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South Salt Lake Journal

Companies offer marketing services to local businesses impacted by COVID-19 to bolster customer base, unify community

Jul 08, 2020 03:29PM ● By Drew Crawford

By Drew Crawford | [email protected]

A change in consumer behavior as a result of COVID-19 has caused many businesses to change their strategies on how they attract and retain their customers.

To address these concerns, marketing companies operating in the valley have been promoting their services to impacted business in an attempt to help them maintain and attract a customer base.

“We decided that small businesses need [results] as well, and we wanted to develop an affordable solution to do that,” said Meghan Trapp of Hurrdat, a marketing group that has an office in Holladay.  

Hurrdat released Local Search Fuel at the beginning of the year, a SAAS (software as a service) product that provides local search engine optimization (SEO) services to help companies get views from Google My Business listings, Facebook and Apple Maps.

“We are able to offer it for free for 90 days to our local customers, because we know with COVID, with their businesses being closed, or reopening but not reopening in the same hours or same methods as before, that it’s really important that they optimize their information now,” Trapp said, explaining that the company had originally planned to release the service at the end of Fiscal Year 2020.

Trapp emphasizes that businesses can utilize this software to communicate information that still makes them relevant and addresses COVID-19.

“A lot of local businesses right now have either a facemask policy or an amended return policy or are talking about specific products that they have available or not available, or restaurants for curbside delivery, takeout, dine in, it’s different for different industries.”

Through using Local Search Fuel companies can manage their online listings to make sure that their information is consistently displayed.

“That’s a trust signal that Google values when it decides who it’s going to show for its search results,” Trapp noted. “And we know that because we’ve pared it down to the core tactics that are required for local search success, we’re able to offer at an affordable price point.”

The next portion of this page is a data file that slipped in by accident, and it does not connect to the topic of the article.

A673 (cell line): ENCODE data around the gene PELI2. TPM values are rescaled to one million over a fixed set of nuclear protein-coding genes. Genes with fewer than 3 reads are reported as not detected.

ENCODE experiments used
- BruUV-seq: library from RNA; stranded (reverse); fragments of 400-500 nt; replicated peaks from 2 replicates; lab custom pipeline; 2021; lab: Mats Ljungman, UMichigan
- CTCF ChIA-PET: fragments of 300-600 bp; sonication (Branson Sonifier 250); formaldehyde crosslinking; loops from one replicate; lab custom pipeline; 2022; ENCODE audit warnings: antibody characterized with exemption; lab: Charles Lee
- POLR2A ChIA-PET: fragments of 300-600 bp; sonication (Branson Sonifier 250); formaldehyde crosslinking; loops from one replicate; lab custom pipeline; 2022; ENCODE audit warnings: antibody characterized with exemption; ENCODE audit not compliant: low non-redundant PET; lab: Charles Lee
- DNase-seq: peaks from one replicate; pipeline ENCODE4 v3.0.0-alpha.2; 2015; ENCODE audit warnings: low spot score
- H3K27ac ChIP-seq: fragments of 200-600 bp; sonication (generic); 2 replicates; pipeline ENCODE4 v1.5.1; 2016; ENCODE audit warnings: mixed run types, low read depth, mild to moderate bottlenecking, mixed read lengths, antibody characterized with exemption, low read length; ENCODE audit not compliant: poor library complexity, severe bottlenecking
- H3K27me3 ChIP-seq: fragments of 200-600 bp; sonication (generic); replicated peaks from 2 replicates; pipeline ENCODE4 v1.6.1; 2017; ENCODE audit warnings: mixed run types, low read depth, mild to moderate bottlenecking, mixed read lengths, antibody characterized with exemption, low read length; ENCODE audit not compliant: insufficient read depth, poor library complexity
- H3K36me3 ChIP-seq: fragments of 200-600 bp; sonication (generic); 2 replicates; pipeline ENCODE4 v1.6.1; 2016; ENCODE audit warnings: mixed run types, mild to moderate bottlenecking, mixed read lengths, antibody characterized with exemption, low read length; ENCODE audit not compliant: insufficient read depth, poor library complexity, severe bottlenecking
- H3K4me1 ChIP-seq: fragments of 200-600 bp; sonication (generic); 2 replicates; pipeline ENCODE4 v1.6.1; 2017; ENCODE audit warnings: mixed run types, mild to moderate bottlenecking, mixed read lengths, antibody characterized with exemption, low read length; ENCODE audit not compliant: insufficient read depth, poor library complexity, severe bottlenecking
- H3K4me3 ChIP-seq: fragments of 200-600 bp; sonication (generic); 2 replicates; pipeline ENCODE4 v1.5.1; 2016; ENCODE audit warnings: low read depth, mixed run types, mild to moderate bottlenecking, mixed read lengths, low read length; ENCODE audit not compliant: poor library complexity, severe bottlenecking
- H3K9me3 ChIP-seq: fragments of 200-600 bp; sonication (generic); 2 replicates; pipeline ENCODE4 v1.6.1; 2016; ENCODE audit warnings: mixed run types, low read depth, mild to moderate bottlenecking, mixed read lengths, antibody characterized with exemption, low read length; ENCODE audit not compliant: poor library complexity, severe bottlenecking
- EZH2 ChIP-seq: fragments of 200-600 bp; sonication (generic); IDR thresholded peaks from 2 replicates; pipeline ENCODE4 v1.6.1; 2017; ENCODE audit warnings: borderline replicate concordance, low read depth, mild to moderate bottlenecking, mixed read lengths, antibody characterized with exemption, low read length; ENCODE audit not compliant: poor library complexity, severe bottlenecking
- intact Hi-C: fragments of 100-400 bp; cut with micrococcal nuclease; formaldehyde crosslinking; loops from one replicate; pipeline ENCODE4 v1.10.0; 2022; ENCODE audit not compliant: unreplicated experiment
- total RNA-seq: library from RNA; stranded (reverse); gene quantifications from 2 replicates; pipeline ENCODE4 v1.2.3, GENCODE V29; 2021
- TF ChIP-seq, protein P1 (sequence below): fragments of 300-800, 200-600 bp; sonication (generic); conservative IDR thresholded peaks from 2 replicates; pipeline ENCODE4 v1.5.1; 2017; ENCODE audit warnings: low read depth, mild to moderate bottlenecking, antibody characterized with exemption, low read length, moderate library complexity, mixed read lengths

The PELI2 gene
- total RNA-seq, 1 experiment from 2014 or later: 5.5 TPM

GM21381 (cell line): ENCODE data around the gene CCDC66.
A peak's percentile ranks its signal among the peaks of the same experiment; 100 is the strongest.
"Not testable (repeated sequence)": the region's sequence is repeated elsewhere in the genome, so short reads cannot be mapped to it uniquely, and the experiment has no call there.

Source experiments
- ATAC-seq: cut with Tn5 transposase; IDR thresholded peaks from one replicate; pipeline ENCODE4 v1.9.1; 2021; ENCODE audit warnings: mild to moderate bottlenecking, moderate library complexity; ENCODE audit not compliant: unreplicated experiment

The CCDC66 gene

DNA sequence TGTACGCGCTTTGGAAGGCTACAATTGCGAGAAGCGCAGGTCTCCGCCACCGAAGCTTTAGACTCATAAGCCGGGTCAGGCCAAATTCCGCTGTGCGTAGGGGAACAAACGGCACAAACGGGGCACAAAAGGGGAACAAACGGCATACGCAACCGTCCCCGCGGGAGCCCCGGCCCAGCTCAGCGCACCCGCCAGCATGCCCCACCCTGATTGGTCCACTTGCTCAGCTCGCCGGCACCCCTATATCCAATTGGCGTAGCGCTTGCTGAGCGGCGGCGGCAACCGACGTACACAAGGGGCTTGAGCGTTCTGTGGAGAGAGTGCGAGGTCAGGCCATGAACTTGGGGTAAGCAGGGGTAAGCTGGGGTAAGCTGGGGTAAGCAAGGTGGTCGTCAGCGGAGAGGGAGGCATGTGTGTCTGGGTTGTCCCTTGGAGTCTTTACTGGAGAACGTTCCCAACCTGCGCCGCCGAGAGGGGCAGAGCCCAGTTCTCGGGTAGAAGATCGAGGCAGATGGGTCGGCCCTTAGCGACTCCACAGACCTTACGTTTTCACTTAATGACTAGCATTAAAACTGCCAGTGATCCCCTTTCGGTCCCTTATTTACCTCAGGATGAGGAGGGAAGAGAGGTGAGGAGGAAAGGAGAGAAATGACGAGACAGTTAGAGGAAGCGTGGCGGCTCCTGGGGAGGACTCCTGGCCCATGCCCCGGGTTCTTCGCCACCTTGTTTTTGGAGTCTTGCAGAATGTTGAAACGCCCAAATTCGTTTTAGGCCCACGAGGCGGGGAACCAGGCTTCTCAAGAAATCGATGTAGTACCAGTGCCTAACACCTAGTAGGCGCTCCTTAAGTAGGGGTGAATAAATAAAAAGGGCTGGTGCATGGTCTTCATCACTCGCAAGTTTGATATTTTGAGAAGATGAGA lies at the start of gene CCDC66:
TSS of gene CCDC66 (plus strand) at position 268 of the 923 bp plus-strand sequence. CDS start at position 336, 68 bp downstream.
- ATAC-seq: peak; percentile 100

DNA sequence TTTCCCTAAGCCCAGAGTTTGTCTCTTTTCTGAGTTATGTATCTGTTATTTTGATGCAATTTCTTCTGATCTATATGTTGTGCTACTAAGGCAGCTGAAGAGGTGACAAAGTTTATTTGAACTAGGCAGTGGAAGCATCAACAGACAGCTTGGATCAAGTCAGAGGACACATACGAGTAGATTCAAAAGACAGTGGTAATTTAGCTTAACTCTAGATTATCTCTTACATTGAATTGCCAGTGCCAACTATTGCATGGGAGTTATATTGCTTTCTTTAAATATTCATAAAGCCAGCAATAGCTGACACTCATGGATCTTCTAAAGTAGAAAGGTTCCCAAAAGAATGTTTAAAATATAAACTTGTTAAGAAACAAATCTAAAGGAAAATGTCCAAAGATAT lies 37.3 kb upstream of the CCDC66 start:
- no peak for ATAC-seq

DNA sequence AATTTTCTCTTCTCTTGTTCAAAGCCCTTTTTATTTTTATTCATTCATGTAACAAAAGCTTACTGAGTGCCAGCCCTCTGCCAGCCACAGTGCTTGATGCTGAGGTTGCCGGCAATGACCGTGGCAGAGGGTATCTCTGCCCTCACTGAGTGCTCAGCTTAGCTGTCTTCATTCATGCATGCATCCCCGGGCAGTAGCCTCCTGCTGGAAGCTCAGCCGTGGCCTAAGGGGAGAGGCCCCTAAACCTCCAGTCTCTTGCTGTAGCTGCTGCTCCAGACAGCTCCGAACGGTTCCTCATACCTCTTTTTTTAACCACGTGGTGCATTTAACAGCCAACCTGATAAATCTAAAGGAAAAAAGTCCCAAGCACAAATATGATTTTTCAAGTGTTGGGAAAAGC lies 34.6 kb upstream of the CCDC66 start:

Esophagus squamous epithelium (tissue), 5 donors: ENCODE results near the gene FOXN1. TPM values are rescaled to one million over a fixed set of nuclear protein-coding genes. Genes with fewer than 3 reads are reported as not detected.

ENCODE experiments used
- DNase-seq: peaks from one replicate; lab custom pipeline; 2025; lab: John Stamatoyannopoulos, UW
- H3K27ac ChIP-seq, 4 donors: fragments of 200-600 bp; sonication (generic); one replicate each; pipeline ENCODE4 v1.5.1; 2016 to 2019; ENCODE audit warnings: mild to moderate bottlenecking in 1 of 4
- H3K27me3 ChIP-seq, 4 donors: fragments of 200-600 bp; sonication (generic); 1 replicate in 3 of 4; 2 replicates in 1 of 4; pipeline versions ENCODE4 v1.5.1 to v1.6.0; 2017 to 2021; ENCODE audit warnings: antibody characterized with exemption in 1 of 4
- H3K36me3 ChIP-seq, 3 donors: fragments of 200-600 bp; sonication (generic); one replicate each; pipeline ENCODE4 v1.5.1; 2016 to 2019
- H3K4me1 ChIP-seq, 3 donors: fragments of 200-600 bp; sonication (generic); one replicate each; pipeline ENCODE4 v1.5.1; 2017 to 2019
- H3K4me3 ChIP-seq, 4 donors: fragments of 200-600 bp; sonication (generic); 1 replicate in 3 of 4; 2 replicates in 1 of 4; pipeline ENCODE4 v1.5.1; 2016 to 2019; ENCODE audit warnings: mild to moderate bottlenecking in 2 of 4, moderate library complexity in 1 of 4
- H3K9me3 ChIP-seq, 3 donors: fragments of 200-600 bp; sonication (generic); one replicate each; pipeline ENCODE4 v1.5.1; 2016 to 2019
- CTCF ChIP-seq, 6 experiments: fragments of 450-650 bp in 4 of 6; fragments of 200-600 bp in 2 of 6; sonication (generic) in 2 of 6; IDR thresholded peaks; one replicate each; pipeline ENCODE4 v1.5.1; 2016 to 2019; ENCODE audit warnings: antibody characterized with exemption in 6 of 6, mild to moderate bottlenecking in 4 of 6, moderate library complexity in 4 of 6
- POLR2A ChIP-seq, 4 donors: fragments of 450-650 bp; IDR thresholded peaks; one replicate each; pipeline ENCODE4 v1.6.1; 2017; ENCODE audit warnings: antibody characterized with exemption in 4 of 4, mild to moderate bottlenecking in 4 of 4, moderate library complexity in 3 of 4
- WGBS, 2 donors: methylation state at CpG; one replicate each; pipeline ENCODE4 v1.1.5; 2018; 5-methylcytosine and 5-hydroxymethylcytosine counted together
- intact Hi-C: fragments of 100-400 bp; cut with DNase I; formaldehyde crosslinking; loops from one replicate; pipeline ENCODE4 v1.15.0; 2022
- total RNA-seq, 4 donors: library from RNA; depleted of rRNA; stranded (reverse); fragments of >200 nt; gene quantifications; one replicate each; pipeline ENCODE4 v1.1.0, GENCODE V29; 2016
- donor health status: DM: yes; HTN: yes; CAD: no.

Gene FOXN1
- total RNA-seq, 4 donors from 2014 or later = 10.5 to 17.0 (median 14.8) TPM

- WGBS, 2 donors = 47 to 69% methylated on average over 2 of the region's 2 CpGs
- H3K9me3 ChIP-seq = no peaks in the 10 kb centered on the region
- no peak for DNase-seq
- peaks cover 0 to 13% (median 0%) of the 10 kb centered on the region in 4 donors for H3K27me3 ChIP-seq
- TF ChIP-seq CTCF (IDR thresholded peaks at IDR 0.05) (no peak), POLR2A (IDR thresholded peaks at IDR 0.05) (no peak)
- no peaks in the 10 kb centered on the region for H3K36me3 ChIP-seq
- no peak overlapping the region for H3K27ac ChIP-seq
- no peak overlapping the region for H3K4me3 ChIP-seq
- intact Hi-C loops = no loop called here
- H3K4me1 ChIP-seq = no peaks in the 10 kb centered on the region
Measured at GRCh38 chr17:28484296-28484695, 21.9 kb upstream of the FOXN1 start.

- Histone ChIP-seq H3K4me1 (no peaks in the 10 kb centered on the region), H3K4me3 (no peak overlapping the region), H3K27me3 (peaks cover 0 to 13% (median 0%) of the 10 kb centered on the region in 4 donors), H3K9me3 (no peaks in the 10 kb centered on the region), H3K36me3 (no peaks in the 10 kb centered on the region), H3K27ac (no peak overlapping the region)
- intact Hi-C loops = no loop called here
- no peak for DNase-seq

The services provided by Hurrdat which cost $125 monthly, include the SEO application where businesses can provide their information as well as a live customer support team that is available for help with using the software.

In addition to accessible SEO technology that can enable businesses to elevate their listings, Nate Gibby, the marketing director of Serfwerks, has begun to offer free marketing consultations on a first come, first served basis to help businesses get market share during COVID-19.

Gibby’s main goal during COVID-19 is to spur businesses to think freshly about their marketing strategies and positioning.

“We try to help clients understand this and then develop a position that will make a salient differentiation in the mind of their audience, such that it will drive behaviors,” Gibby said using an example about how people think about Target and Walmart. “We do mostly consulting, we help develop a campaign, and help them execute on that.”

Gibby feels that COVID-19 offers a unique time for companies to reflect on what they do well and to think about what they offer their customers.

“Most of the time, particularly with small- to medium-sized business, marketing is not viewed as strategically at all. It’s looked at as I’ve got this widget to sell so let’s just put up a website, let’s get a brochure out there, and let’s sell our stuff,” Gibby said. “There’s not really thought given to how to sell it, what the messaging should be, and how you’re going to effectively be thinking of your target audience.”

Gibby said that the greatest difference that COVID-19 has made for business is that it has changed consumer’s lifestyles as they shop from home a lot more and are cautious about going out.

“What we’ve tried to do is view this as an opportunity to make a difference in our community, because a lot of these businesses who are shut down have a unique time where they can sit back and really evaluate what they’re doing and we can help them do it better and strategically,” Gibby said. “I think we all have an obligation to be of assistance where we can to help people come out of this.”

Gibby says that businesses wondering what they should be doing to recover from a marketing standpoint should be thinking in a couple different tiers.

“One is to say, ‘Hey, we’re open, come back,’ and ‘Here’s what we’re doing to keep you safe,’” Gibby said.

According to Gibby, a more in-depth option is a tier two approach, where businesses offer innovative problem solving.

“I think that you can elevate it to tier two if you find ways to be part of the solution and find unique ways to engage your customers. People need to approach their marketing in such a way that they give their clientele a way to come back.”

Gibby has also come up with other marketing strategies to address the pandemic that include developing thought leadership and forming community partnerships.

“Being open for business doesn’t compel a consumer to do business. Businesses need to provide real value to their audience to get them to come back, which you can accomplish by communicating real and meaningful value and communicating your efforts to be a part of the solution,” Gibby said.

 

 

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